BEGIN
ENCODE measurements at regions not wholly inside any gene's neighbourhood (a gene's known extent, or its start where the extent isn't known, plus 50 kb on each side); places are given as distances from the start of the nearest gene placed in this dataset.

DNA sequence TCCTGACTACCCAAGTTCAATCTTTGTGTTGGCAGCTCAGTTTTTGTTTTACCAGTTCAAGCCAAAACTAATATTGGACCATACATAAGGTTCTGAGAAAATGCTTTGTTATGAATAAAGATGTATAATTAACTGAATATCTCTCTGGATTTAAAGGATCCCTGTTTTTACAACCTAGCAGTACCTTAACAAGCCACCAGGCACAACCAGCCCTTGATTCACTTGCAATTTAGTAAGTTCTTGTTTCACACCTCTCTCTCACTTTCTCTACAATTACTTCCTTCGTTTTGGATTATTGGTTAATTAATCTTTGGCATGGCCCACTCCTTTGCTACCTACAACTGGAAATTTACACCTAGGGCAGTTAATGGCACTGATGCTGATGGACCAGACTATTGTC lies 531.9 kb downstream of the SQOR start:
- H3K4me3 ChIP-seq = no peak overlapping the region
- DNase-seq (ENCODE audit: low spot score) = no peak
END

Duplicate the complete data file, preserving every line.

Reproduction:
ENCODE measurements at regions not wholly inside any gene's neighbourhood (a gene's known extent, or its start where the extent isn't known, plus 50 kb on each side); places are given as distances from the start of the nearest gene placed in this dataset.

DNA sequence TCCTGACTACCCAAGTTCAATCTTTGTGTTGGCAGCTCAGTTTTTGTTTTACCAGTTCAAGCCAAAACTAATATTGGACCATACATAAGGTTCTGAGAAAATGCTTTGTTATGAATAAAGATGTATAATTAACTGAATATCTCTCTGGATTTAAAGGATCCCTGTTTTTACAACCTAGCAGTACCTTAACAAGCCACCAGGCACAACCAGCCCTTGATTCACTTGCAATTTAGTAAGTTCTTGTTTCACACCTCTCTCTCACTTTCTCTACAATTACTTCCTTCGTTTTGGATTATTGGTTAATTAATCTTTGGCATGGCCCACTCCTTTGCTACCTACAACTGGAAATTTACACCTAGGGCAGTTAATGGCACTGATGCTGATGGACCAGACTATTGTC lies 531.9 kb downstream of the SQOR start:
- H3K4me3 ChIP-seq = no peak overlapping the region
- DNase-seq (ENCODE audit: low spot score) = no peak